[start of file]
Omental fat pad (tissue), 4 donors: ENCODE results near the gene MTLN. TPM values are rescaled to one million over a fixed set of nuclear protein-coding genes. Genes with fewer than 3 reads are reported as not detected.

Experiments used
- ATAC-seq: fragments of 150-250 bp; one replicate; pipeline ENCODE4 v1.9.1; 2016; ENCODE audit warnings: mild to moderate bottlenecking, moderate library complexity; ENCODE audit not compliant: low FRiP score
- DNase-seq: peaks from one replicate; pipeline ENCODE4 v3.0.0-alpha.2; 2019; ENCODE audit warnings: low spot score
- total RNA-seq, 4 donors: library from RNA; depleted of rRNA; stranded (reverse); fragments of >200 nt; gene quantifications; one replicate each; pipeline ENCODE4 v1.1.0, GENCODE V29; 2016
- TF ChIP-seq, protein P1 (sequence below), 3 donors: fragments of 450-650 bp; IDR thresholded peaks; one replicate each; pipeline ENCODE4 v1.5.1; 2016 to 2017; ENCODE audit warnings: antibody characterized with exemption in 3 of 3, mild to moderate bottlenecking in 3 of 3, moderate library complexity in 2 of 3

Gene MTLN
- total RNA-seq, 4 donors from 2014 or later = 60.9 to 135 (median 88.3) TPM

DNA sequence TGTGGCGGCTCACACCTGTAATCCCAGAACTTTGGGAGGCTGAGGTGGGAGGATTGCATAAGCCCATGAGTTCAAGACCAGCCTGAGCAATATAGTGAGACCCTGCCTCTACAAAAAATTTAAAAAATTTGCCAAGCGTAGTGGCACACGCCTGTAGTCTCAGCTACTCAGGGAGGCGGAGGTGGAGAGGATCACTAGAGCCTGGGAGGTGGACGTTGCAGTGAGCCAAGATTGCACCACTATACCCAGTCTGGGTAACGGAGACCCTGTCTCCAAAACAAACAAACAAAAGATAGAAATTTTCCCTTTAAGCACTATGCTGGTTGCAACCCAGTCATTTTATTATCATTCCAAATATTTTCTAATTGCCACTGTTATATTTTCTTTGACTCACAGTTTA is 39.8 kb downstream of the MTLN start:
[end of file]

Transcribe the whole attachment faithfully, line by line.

Omental fat pad (tissue), 4 donors: ENCODE results near the gene MTLN. TPM values are rescaled to one million over a fixed set of nuclear protein-coding genes. Genes with fewer than 3 reads are reported as not detected.

Experiments used
- ATAC-seq: fragments of 150-250 bp; one replicate; pipeline ENCODE4 v1.9.1; 2016; ENCODE audit warnings: mild to moderate bottlenecking, moderate library complexity; ENCODE audit not compliant: low FRiP score
- DNase-seq: peaks from one replicate; pipeline ENCODE4 v3.0.0-alpha.2; 2019; ENCODE audit warnings: low spot score
- total RNA-seq, 4 donors: library from RNA; depleted of rRNA; stranded (reverse); fragments of >200 nt; gene quantifications; one replicate each; pipeline ENCODE4 v1.1.0, GENCODE V29; 2016
- TF ChIP-seq, protein P1 (sequence below), 3 donors: fragments of 450-650 bp; IDR thresholded peaks; one replicate each; pipeline ENCODE4 v1.5.1; 2016 to 2017; ENCODE audit warnings: antibody characterized with exemption in 3 of 3, mild to moderate bottlenecking in 3 of 3, moderate library complexity in 2 of 3

Gene MTLN
- total RNA-seq, 4 donors from 2014 or later = 60.9 to 135 (median 88.3) TPM

DNA sequence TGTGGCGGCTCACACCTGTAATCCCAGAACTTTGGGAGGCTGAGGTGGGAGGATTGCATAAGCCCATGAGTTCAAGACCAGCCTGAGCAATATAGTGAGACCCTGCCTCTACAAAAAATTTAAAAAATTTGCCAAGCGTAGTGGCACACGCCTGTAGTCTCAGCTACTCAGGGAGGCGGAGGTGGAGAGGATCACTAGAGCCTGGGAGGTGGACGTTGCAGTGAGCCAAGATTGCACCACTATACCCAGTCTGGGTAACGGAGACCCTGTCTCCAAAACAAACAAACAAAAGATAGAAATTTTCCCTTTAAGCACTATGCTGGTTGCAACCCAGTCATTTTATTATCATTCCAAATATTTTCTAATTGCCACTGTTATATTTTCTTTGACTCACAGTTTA is 39.8 kb downstream of the MTLN start: